Before cyclone winds reached down in Suffolk to throw trucks into buildings, pound well-built homes to matchsticks and crumple tin roofing like it was tin foil, a warm, moist front settled over Hampton Roads on Sunday.
Alone it would have been nothing. But the cold, low-pressure mass of air that moved in behind it guaranteed something nasty. Monday morning's brief newspaper forecast was on the right track: "Evening severe storms."
Meteorologist Keith Lynch watched the conditions develop from the National Weather Service office in Wakefield. Heavy cold air plunged to the ground and collided with warmer air rising higher. Then, around 3 p.m., above northeast North Carolina, a storm cell started to develop out in front of what meteorologists call the "squall line," the front edge of a cold front that typically pushes along a row of storms.
When that happens, Lynch said, "They pretty much have minds of their own."
The violent signatures of a tornado began to appear.
The first National Weather Service severe thunderstorm warning went out at 3:03 p.m., for an area from northwest Hertford County in North Carolina into parts of Suffolk. At 3:11, the weather service upgraded that to a tornado warning for Suffolk.
Radar picked up the first signs of a tornado — the brilliant colors that depict fast and contrasting winds — at 3:46 p.m. about two miles south of U.S. Route 58 in the southwest corner of Suffolk. At 3:56 p.m. the radar showed cyclone winds right over the highway a few miles outside of downtown, forcing drivers to pull over and take cover as winds sheared the tops of massive pine trees.
The Suffolk tornado ultimately rated a "strong" EF-3, according to the National Weather Service. That includes wind speeds up to 165 mph. The tornado, a quarter-mile thick, burned a 10-mile path through the city.
Between 3:46 and 4:21 p.m., National Weather Service radar picked up 10 instances of tornado-like winds. Several of the tornado hits on the radar lie right on top of worst destruction in the city.
Screaming at more than 136 mph, cyclone winds tore through just north of downtown moments after 4 p.m. Cars levitated and spun in the air, passengers said. Freedom Plaza, a shopping center on Godwin Boulevard, was stripped down to its metal studs and littered with cars tossed through its wall. Several homes in the Burnetts Mill neighborhood appeared as if a giant sledgehammer came down on them.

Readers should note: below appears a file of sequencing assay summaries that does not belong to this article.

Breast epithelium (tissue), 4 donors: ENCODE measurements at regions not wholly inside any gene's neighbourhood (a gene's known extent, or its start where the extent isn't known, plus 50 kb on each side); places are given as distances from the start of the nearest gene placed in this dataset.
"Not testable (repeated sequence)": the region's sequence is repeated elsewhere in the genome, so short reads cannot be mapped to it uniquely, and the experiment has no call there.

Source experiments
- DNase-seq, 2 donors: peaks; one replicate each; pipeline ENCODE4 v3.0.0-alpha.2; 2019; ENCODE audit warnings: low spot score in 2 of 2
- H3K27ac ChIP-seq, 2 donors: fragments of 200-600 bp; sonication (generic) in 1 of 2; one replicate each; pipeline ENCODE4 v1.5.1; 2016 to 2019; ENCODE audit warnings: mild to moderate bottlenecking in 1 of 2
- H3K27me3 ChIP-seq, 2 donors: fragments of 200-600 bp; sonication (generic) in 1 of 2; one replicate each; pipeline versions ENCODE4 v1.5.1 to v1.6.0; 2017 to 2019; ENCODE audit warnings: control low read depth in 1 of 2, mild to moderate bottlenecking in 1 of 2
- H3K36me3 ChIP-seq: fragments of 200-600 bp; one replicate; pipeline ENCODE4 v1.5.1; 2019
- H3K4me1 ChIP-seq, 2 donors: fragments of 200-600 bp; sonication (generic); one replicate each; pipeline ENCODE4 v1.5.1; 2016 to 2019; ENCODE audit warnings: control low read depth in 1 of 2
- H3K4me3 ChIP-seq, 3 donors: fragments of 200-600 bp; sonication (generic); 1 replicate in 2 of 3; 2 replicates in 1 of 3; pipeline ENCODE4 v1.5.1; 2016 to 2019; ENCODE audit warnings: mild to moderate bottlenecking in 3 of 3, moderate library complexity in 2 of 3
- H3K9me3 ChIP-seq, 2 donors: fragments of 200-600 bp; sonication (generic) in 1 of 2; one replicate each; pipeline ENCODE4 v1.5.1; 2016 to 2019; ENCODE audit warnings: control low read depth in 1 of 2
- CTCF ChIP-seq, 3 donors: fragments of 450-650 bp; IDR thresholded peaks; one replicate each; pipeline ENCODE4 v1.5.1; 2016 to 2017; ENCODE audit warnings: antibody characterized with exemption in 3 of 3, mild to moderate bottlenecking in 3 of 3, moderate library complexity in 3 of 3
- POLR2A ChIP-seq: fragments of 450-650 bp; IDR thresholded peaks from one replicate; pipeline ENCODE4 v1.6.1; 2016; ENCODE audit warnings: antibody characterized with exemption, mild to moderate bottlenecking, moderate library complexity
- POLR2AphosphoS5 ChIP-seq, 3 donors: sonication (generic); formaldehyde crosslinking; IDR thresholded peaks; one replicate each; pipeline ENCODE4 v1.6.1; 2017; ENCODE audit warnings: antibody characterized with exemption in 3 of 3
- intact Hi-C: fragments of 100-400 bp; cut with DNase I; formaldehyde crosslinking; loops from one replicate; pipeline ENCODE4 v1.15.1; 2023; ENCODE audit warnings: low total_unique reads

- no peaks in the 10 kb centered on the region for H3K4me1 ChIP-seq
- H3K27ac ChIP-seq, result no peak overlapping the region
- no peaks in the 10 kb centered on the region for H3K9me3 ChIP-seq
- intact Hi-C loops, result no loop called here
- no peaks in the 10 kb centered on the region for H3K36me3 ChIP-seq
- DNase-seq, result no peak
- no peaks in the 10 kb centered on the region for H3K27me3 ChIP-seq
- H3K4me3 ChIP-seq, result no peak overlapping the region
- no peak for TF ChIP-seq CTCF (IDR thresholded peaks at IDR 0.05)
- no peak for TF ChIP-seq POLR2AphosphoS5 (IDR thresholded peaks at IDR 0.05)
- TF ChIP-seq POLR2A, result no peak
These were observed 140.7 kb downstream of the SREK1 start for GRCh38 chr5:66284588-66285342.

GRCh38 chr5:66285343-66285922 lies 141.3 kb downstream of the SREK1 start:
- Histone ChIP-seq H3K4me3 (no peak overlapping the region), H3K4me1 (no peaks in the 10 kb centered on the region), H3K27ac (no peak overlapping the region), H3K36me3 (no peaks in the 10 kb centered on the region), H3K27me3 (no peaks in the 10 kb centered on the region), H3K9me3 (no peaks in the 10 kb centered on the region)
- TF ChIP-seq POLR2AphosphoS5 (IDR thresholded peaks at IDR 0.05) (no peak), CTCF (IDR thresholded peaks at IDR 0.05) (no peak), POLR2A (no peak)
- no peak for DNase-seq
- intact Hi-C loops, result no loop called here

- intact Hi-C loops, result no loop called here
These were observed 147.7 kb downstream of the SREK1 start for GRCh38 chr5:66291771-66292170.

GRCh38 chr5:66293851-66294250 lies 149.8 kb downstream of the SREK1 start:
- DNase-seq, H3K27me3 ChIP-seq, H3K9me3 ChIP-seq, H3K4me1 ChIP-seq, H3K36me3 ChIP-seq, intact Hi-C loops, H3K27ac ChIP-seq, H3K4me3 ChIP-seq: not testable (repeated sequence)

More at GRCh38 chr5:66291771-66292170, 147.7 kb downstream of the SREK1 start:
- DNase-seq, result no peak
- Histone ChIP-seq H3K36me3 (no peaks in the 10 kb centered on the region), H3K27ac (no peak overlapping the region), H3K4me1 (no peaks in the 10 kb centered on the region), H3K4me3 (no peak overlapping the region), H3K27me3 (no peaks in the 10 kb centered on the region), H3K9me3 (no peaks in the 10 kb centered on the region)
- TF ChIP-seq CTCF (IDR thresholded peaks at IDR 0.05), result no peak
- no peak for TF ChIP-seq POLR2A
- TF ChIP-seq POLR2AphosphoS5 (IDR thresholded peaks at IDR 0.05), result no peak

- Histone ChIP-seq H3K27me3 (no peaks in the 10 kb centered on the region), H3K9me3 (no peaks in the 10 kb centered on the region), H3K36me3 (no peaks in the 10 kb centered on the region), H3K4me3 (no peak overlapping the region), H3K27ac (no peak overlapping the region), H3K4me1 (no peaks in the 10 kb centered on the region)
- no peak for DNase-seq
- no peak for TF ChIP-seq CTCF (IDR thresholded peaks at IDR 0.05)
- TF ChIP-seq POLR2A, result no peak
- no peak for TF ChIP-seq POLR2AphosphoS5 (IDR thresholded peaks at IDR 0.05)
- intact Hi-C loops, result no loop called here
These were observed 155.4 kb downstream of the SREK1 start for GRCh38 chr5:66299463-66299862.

There are no gauges in that area to measure wind speed, but the destruction carried the hallmarks of an EF-3 tornado, capable of lifting vehicles and damaging well-built structures.
The winds didn't wreak that kind of destruction all through the city, but they weren't dead yet. They resurfaced with devastating impact at 4:21 p.m in Driver.
Driver is surrounded by forest to the south and west and farmland to the east, but the tornado seemed to save one last punch for the historic community's crossroads, where the Driver Variety Store was pushed over like a house of cards. A building half a block from the store had its side ripped off, giving it the appearance of life-size dollhouse.
Suffolk clearly took the brunt of this storm.
Its raw power may have been confined to a narrow path — aerial photos show a trail of exploded homes through Burnetts Mill and Hill Point Farms, while houses two doors down suffered no damage. But the cold front moving up from North Carolina that helped create the storm worked in a broader stroke.
The National Weather Service confirmed six tornadoes in all. In addition to Suffolk, weaker twisters were spotted in Brunswick County, Colonial Heights, the Claremont area of Surry County, the Carrsville area in Isle of Wight County and on the Gloucester-Mathews county line.
Lynch said Monday's weather was historically rare for Hampton Roads.
It was the strongest cyclone-related storm since a series of 18 tornadoes, centered on Petersburg, broke out in four hours in 1993. Those storms killed four people, according to the Virginia Department of Emergency Management. A 1929 storm killed 22 people in western Virginia.
Most of Virginia is typically shielded from the potential clash of warm and cold fronts by the mountains in the western part of the state. The peaks disrupt air masses, Lynch said, keeping tornado ingredients at bay.
Occasionally a front can move up more from the south, like the cold, low pressure mass that arrived Monday afternoon. The origin and direction of the front can be seen in the southwest to northeast track the tornado traced across Suffolk.
Because of southeast Virginia's distance from the mountains, it is more vulnerable to those southern fronts, Lynch said. Monday's was the 15th tornado to hit Suffolk since 1950, the second-highest total in the state.Copyright © 2015, The Baltimore Sun